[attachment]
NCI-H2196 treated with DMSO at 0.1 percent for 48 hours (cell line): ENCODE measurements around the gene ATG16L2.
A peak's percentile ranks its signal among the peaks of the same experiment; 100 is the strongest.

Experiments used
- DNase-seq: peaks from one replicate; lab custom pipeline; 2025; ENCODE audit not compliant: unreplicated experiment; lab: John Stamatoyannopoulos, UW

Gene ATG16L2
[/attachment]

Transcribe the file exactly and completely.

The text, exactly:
NCI-H2196 treated with DMSO at 0.1 percent for 48 hours (cell line): ENCODE measurements around the gene ATG16L2.
A peak's percentile ranks its signal among the peaks of the same experiment; 100 is the strongest.

Experiments used
- DNase-seq: peaks from one replicate; lab custom pipeline; 2025; ENCODE audit not compliant: unreplicated experiment; lab: John Stamatoyannopoulos, UW

Gene ATG16L2